Cal Poly

Dzubnar hopes to add to Cal Poly’s Buck Buchanan football legacy

For more than four years, Kenny Mitchell has had a locker right next to Nick Dzubnar’s, and in those close quarters, the Cal Poly football teammates can be candid about their hopes and dreams.

Dzubnar, a fifth-year senior linebacker who’s on pace to become the Mustangs’ all-time single-season tackles leader, wants to be remembered as one of the best.

“That’s one thing he’ll mention every now and then after a workout or a practice,” said Mitchell, a fifth-year senior slotback. “He’ll say I want to win that Buck Buchanan. Beside winning, that’s one of the things he wants, his name to be held amongst the middle linebackers.”

The Buchanan Award is given annually to the most outstanding defensive player in the FCS, and Tuesday, Dzubnar was added to the 19 other players to the watch list for this season’s honor.

From 2004 to 2006, Cal Poly dominated the award. In 2005, Mustangs defensive end Chris Gocong won it after setting an FCS record with 23.5 sacks.

In 2004, middle linebacker Jordan Beck won the award after setting Cal Poly’s career record with 449 tackles, and in 2006, another middle linebacker, Kyle Shotwell, won the Buchanan after setting the Mustangs’ single-season mark with 158 stops.

Dzubnar, who’s led Cal Poly (4-3, 3-1 Big Sky Conference) in tackles the past two seasons in addition to this one, is putting up numbers comparable to those accomplished players before him.

Leading the FCS with 14.6 tackles per game, Dzubnar is on pace — with 102 tackles so far — to break Shotwell’s program record by the end of the regular season, and the Mission Viejo High product goes into Saturday’s game against No. 7 Montana (5-2, 3-0 Big Sky) having just tied his career high with 19 tackles in a 56-27 win at Sacramento State.

Cal Poly head coach Tim Walsh said he was shocked Dzubnar didn’t start the season on the Buchanan Award watch list, but “I think he had to go out and earn his stripes, and that’s who Nick is. He’s one of those guys who earns his stripes.”

“He’s the catalyst of who we are on defense. If we don’t have Nick Dzubnar, we’re not playing as well as we’re playing on defense right now.”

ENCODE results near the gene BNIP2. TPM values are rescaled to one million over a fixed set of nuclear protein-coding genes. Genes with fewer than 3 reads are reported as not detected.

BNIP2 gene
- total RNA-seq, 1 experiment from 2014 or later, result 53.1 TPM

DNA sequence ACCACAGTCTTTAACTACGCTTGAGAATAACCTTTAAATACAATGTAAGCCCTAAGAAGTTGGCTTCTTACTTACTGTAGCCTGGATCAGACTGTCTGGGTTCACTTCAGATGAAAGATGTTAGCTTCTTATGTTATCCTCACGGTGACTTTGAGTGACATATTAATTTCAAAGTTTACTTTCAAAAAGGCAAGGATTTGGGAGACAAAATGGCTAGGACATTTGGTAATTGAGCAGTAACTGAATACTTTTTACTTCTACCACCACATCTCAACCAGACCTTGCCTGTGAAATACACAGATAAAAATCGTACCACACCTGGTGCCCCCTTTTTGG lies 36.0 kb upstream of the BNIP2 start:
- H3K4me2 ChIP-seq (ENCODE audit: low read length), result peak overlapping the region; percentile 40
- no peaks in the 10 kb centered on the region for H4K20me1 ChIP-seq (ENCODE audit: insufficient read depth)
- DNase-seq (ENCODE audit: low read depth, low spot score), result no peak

The biggest difference for Dzubnar this season is that he’s playing on a defensive front that came into the season largely untested.

Dzubnar could be seeing an uptick in tackles — he had 107 in 2012 and 112 last season — because of all the inexperienced players around him.

But while some critics may point out his propensity for finishing off tackles in pursuit, Dzubnar is also racking up solo tackles at a prolific rate.

With 6.1 solo tackles per game, Dzubnar ranks third in the Big Sky and eighth in the FCS. To coaches and teammates, the fact he’s also in on many assisted tackles is an attribute, not a drawback.

“He’s fearless,” Mitchell said. “He plays with good instincts, and he believes that he’ll make every tackle, which is a great attribute for a linebacker.”

Said Walsh: “He gets to the football on almost every snap. I can guarantee it when it’s between the tackles, there’s not a lot of assists there. He is what we want as our mike linebacker, there’s no question about it.”

Dzubnar also put on an undeniable display of athleticism in the victory over Sacramento State. He teamed with Chris Judge on a sack of Hornets quarterback Garrett Safron and had his fourth career interception and first of the season, which he returned 38 yards to set up a fourth-quarter touchdown.

Dzubnar also fielded an onside kick attempt by Sacramento State that he returned 30 yards to the Hornets 14-yard line.

It was the longest kick return of the season for the Mustangs, and served as further proof that Dzubnar is not simply compiling tackles. Walsh believes his speed and athleticism could surprise pro scouts when the time for NFL Draft and free agent consideration comes next spring.

While it’s usually prudent for the hands team to down the ball after an onside kick, Dzubnar’s instincts are usually correct, too.

“Some things come down to instincts in football,” Walsh said. “Was it the smartest play or not the smartest play, I’m not going to say, but it was a great play.

“It’s about making plays, and sometimes you have to have courage to make a play and know when to do it and when not to do it.”